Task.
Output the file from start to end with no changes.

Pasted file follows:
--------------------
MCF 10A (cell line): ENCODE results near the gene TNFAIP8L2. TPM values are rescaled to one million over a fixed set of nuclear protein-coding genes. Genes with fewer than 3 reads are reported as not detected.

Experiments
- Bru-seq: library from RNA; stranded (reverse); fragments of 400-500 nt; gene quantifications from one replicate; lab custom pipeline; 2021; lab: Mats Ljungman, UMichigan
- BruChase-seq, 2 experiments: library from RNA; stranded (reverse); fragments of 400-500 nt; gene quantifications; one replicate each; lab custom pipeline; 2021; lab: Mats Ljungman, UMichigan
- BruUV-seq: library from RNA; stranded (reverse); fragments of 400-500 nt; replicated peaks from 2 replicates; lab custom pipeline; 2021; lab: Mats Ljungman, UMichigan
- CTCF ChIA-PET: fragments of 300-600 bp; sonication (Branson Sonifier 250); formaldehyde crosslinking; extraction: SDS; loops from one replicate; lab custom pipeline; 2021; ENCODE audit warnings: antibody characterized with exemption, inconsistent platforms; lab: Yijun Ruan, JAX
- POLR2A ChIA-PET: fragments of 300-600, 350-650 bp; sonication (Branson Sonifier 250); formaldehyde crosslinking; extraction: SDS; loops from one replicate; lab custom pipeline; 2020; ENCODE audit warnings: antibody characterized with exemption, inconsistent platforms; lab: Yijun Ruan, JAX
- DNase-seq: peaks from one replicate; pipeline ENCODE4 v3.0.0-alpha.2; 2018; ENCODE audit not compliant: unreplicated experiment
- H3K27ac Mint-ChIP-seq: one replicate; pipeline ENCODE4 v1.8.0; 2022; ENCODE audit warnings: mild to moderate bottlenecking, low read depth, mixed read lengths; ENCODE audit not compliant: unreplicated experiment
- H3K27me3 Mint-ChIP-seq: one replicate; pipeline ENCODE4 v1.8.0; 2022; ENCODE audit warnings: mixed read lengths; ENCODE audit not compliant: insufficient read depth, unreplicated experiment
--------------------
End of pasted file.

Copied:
MCF 10A (cell line): ENCODE results near the gene TNFAIP8L2. TPM values are rescaled to one million over a fixed set of nuclear protein-coding genes. Genes with fewer than 3 reads are reported as not detected.

Experiments
- Bru-seq: library from RNA; stranded (reverse); fragments of 400-500 nt; gene quantifications from one replicate; lab custom pipeline; 2021; lab: Mats Ljungman, UMichigan
- BruChase-seq, 2 experiments: library from RNA; stranded (reverse); fragments of 400-500 nt; gene quantifications; one replicate each; lab custom pipeline; 2021; lab: Mats Ljungman, UMichigan
- BruUV-seq: library from RNA; stranded (reverse); fragments of 400-500 nt; replicated peaks from 2 replicates; lab custom pipeline; 2021; lab: Mats Ljungman, UMichigan
- CTCF ChIA-PET: fragments of 300-600 bp; sonication (Branson Sonifier 250); formaldehyde crosslinking; extraction: SDS; loops from one replicate; lab custom pipeline; 2021; ENCODE audit warnings: antibody characterized with exemption, inconsistent platforms; lab: Yijun Ruan, JAX
- POLR2A ChIA-PET: fragments of 300-600, 350-650 bp; sonication (Branson Sonifier 250); formaldehyde crosslinking; extraction: SDS; loops from one replicate; lab custom pipeline; 2020; ENCODE audit warnings: antibody characterized with exemption, inconsistent platforms; lab: Yijun Ruan, JAX
- DNase-seq: peaks from one replicate; pipeline ENCODE4 v3.0.0-alpha.2; 2018; ENCODE audit not compliant: unreplicated experiment
- H3K27ac Mint-ChIP-seq: one replicate; pipeline ENCODE4 v1.8.0; 2022; ENCODE audit warnings: mild to moderate bottlenecking, low read depth, mixed read lengths; ENCODE audit not compliant: unreplicated experiment
- H3K27me3 Mint-ChIP-seq: one replicate; pipeline ENCODE4 v1.8.0; 2022; ENCODE audit warnings: mixed read lengths; ENCODE audit not compliant: insufficient read depth, unreplicated experiment